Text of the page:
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Old 12-06-2011, 05:58 PM   #1
fladug
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carpet to tile transition

I have a house that I am upgrading while it is vacant. I am having carpet put in on Monday just in the bedrooms and will come back later and put tile in bathroom and kitchen. My question is, do I need to have the carpet installer do anything special at the doorways that will lead into a tiled area? Am I wrong in thinking that I was going to have him just stop halfway in the doorway and I would just butt the tile against the carpet when I tile the rooms?.
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Old 12-06-2011, 06:06 PM   #2
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Have him stop at the halfway point underneath the doorway when the door is closed. Are you on concrete or a wood subfloor?

If on concrete have him use a piece of Z=bar for the carpet transition. It will hold the carpet and tuck it down better than a standard piece of tack strip.

If on a wood subfloor, DO NOT have him finish the door ways, let the carpet overlap the door way by 3 to 4 inches, and wait for the tile to be installed, that way he can use shingles or other techniques to ramp the carpet gradualy up to the tile transition.
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Old 12-06-2011, 06:20 PM   #3
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Thanks for the reply, I have a concrete floor also. I will have him use the z bar.
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Old 12-06-2011, 06:40 PM   #4
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I dont like z bars or any of those type transitions between tile & carpet.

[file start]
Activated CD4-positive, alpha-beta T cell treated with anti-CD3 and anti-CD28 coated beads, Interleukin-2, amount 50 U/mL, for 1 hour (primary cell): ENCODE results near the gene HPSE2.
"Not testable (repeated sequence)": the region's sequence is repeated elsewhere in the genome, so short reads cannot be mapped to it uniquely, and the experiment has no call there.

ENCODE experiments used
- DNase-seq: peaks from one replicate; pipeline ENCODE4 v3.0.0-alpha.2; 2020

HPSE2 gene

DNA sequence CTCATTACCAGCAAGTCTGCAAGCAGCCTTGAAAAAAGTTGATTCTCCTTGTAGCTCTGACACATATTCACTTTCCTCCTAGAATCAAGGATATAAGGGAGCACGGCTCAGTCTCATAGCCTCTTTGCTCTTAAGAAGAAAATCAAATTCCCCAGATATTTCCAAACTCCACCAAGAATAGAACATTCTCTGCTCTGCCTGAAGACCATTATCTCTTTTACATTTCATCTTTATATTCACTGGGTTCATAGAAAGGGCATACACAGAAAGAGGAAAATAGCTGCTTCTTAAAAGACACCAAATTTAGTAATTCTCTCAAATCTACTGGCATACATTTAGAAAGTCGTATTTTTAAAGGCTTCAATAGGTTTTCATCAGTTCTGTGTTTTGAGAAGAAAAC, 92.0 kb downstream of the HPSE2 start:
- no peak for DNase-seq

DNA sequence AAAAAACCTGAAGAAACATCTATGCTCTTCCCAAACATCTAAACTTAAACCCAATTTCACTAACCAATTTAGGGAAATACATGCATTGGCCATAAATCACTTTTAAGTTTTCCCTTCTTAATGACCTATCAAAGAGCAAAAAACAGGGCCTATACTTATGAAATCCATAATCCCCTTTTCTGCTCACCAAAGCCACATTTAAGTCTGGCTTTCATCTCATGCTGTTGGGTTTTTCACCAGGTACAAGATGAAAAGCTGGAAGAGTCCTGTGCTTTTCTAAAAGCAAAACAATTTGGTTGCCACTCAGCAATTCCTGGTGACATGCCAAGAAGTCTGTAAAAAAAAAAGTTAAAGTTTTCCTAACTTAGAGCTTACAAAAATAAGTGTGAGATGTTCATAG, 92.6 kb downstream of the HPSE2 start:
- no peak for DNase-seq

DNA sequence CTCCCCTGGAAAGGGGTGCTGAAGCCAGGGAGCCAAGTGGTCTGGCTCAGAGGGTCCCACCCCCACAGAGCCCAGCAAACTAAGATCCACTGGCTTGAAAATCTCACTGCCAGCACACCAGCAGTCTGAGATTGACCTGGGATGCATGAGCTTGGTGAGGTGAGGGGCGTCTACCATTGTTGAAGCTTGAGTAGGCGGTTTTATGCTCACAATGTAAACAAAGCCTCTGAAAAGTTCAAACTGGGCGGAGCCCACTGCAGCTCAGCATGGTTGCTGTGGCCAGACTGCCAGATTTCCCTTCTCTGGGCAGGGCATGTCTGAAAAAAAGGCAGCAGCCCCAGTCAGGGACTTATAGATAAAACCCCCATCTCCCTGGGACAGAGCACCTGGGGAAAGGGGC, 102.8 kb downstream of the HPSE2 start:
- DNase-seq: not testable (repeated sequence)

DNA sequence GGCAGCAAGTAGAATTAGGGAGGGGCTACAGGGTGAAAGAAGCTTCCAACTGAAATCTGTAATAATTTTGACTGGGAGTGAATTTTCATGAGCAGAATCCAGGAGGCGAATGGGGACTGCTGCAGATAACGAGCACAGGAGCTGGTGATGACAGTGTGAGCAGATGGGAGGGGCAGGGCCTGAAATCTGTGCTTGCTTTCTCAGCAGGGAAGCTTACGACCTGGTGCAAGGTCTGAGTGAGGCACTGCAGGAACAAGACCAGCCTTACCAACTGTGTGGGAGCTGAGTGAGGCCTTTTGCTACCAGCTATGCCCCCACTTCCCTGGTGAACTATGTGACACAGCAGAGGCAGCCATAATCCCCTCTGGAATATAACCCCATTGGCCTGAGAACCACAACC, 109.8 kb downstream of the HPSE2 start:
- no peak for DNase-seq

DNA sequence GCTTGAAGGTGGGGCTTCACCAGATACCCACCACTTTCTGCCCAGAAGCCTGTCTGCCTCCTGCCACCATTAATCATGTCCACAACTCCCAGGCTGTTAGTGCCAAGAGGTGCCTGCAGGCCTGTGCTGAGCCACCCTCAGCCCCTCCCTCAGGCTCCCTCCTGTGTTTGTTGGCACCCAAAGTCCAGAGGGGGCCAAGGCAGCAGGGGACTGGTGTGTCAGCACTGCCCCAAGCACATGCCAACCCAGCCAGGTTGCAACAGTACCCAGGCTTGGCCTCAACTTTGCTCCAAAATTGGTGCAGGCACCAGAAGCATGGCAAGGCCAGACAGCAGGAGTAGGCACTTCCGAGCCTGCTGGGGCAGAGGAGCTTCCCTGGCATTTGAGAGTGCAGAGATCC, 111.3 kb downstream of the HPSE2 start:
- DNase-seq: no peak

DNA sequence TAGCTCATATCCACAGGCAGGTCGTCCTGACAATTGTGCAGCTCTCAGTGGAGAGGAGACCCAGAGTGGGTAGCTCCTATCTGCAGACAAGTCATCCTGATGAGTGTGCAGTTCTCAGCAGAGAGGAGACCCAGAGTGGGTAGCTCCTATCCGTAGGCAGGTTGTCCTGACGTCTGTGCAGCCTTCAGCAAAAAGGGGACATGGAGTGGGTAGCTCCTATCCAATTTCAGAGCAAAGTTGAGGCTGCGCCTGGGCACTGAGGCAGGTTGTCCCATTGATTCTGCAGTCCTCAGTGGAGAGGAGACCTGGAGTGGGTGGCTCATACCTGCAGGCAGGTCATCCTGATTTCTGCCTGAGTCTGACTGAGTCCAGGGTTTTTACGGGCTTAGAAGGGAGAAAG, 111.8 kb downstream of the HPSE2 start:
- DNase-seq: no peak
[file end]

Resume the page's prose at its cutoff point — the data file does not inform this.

maybe a Schluter Jolly if anything.
I like the tile and carpet tucked to it. a simple tack strip installed at the doorway
and let the tile guy cut his tile close to it. the tile guy should be able to cut and
tuck the carpet after its grouted easily.
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Old 12-06-2011, 06:45 PM   #5
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Brian, out of curiosity why dont you like z-bars ?
I could understand if the carpet guys were coming in after the tile work was done, just due to the risk involved in tucking down the z-bar.

But if the carpet is going in first, why would you stay away from one ? It holds the edge of the carpet much better than tack alone and the metal itself is hidden so there is no transition to see other than the carpet itself.

Color me curious
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Last edited by CanyonTile; 12-06-2011 at 06:51 PM. Reason: I know Brian is sharp, but his name still isnt Brain...
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Old 12-06-2011, 08:30 PM   #6
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I also prefer the carpet to be tucked and if possible be a smidge higher than the tile to protect the tile edge. A metal profile is a nice addition and cheap protection.
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Old 12-06-2011, 09:08 PM   #7
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Quote:
Originally Posted by Gabe
Brian, out of curiosity why dont you like z-bars ?
You mean aside from'em lookin' ugly, Gabe?
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Old 12-07-2011, 09:57 AM   #8
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Quote:
Originally Posted by CX
You mean aside from'em lookin' ugly, Gabe?
There is nothing ugly about them, you dont see any metal, just carpet.

BUT, since I searched to find a profile, being to lazy to draw and scan one this morning, I did find another transition some are calling Z-bar, but we call a T and it is ugly as all hell.